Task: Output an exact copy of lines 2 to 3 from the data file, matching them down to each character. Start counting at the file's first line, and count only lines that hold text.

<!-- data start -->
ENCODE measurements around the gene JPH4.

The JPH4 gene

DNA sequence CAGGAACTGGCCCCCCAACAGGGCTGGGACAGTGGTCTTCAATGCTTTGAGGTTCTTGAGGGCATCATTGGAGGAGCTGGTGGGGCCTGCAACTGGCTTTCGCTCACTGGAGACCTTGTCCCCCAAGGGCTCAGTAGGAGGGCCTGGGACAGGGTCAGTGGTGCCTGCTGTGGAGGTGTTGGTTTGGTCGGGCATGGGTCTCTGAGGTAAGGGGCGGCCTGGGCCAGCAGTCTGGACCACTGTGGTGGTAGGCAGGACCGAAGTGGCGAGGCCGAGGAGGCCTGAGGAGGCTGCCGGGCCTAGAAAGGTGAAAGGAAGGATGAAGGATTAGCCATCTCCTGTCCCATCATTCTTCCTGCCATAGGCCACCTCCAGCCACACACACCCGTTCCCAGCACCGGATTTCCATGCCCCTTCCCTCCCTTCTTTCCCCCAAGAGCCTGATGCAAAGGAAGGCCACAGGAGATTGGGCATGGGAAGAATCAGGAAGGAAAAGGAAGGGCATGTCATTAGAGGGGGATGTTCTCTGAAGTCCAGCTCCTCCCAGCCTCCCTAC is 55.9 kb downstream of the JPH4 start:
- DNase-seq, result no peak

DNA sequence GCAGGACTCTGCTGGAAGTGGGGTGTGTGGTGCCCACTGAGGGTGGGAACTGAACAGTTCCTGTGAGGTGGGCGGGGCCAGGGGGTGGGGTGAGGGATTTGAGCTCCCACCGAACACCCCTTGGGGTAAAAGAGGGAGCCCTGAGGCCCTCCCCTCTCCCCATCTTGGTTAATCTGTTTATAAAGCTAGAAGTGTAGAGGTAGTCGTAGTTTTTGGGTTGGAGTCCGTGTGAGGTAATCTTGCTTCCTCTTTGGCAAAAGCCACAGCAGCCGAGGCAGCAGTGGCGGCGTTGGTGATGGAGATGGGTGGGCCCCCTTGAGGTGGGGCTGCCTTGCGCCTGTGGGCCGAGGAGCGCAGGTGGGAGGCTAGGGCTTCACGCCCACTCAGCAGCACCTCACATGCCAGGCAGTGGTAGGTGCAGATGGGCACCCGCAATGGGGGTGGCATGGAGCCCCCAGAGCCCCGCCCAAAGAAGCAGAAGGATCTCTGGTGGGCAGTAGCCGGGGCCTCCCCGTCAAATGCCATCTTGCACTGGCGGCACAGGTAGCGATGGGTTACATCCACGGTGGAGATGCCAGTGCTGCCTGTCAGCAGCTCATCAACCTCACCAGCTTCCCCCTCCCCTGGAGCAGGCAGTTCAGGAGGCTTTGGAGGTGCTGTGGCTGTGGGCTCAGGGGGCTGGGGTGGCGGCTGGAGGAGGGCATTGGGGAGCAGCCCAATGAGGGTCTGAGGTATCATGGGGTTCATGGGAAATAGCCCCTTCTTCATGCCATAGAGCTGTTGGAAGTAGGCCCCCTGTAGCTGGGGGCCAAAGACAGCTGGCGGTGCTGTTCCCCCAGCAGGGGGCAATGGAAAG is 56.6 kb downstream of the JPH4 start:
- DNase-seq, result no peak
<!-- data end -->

The JPH4 gene

DNA sequence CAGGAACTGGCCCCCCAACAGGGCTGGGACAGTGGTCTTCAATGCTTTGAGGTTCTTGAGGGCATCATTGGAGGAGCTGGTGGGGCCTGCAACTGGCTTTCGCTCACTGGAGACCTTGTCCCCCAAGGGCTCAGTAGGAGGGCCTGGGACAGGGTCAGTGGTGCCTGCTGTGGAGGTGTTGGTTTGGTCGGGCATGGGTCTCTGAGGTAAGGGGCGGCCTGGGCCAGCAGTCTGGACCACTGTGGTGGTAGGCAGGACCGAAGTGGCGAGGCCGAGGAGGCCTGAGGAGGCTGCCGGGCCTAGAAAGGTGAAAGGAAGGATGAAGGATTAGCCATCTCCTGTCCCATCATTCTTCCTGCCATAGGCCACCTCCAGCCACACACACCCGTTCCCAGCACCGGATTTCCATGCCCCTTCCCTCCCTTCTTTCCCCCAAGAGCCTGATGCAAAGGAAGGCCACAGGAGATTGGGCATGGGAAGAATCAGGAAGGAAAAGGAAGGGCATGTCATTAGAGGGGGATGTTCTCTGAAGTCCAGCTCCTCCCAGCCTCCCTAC is 55.9 kb downstream of the JPH4 start: